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September 9, 1922


JAMA. 1922;79(11):863-867. doi:10.1001/jama.1922.02640110003002

Although the classification of medical schools has raised the level of medical education of the undergraduates and also improved the present status of graduate and postgraduate schools, the majority of physicians, for various reasons, rely on clinical laboratories for much of their diagnostic laboratory work and for much of the newer knowledge in medicine. The pathologist is rapidly advancing from being a good or poor technician to a consultant who must not only be expert in his own line, but in addition must have considerable knowledge of all the specialties. In order to have this information, the training must be broad in actual experience and practical skill.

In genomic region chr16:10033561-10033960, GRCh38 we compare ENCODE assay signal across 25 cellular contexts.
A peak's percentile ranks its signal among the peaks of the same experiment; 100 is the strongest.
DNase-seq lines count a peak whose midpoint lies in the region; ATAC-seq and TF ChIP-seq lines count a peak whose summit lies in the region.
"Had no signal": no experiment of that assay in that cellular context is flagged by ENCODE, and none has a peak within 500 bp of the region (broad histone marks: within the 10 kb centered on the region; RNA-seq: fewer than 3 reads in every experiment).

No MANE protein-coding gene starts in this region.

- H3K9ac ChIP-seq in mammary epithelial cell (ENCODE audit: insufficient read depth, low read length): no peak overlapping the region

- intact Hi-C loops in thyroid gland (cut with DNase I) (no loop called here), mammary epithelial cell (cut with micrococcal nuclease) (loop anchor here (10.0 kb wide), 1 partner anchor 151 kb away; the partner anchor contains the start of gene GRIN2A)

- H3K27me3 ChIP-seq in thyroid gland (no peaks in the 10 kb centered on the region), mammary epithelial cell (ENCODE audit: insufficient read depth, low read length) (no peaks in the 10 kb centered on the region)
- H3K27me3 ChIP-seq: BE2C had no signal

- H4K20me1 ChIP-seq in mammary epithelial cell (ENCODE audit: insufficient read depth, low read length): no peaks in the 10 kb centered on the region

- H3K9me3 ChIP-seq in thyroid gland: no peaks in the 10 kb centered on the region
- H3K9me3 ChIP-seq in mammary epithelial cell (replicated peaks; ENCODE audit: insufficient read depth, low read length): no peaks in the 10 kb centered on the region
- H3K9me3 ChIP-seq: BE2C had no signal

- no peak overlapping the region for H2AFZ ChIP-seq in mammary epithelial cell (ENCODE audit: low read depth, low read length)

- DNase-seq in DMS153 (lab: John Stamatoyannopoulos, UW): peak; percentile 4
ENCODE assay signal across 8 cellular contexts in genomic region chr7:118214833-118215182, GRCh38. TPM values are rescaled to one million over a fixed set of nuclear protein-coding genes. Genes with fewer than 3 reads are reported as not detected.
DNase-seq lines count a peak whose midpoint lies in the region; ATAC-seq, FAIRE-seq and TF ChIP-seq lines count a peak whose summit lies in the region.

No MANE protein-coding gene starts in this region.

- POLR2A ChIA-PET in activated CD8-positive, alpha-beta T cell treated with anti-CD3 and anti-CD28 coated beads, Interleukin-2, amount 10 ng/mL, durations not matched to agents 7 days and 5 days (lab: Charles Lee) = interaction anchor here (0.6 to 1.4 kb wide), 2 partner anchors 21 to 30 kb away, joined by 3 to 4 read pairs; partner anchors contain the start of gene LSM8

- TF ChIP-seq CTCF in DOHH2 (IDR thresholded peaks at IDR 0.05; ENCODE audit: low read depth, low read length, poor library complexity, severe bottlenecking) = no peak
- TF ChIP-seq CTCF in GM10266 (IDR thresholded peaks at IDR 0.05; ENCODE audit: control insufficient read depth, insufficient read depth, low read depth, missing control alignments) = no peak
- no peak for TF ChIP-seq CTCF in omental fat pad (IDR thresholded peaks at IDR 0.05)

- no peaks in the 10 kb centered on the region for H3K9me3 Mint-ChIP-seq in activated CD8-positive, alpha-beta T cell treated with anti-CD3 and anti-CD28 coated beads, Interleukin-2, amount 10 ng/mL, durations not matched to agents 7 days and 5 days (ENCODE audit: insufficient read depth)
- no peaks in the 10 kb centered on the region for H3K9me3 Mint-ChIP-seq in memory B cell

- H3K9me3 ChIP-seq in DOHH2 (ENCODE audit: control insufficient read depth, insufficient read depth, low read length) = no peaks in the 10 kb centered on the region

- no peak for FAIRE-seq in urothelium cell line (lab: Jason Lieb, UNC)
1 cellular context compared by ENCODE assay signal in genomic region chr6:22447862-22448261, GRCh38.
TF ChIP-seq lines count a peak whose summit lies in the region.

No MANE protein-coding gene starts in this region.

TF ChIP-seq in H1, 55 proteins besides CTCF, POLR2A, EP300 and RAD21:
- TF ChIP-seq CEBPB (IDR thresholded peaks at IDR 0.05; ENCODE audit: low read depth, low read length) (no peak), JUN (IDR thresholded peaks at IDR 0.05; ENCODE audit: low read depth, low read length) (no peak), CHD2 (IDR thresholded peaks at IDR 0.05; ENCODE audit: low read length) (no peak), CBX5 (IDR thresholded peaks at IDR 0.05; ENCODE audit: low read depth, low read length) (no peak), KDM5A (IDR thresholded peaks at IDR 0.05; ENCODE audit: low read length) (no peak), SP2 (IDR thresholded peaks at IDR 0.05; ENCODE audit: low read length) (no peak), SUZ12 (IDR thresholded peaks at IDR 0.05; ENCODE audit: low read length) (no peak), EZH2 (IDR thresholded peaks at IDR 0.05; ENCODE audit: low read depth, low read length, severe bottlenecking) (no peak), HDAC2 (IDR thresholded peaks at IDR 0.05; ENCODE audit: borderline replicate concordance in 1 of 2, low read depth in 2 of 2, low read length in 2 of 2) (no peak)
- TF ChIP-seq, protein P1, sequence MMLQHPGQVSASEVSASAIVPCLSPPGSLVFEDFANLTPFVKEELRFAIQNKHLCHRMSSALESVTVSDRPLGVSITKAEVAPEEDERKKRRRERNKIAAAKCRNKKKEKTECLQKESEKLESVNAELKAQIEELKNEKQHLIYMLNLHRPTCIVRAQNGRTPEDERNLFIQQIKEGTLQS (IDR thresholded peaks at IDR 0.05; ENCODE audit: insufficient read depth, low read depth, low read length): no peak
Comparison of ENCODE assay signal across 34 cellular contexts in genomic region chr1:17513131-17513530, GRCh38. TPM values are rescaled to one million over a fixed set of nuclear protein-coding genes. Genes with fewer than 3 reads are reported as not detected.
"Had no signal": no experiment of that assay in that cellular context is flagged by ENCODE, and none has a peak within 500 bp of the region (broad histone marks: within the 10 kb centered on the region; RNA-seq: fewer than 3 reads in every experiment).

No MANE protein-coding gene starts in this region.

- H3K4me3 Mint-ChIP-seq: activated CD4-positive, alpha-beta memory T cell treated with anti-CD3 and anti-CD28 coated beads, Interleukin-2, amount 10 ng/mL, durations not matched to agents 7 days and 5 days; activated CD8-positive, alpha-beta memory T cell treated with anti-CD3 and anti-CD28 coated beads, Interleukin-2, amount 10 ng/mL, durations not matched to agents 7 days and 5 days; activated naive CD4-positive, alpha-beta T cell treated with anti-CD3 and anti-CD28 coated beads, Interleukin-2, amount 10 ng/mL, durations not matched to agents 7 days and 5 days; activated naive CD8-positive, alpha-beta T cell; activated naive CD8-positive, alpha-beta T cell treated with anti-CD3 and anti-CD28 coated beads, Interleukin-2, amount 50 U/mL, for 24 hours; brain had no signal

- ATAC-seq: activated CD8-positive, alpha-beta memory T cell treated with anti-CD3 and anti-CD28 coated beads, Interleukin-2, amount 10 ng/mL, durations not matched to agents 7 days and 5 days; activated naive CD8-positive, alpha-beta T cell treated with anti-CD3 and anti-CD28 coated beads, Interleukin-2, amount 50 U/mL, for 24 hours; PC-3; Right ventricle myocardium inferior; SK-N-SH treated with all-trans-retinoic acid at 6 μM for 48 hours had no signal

The ideal laboratory director should be a broad minded, conservative, conscientious pathologist, preferably with clinical training, who must give freely of his knowledge to that group of physicians who depend on him for laboratory service. His rôle should be that of adviser and

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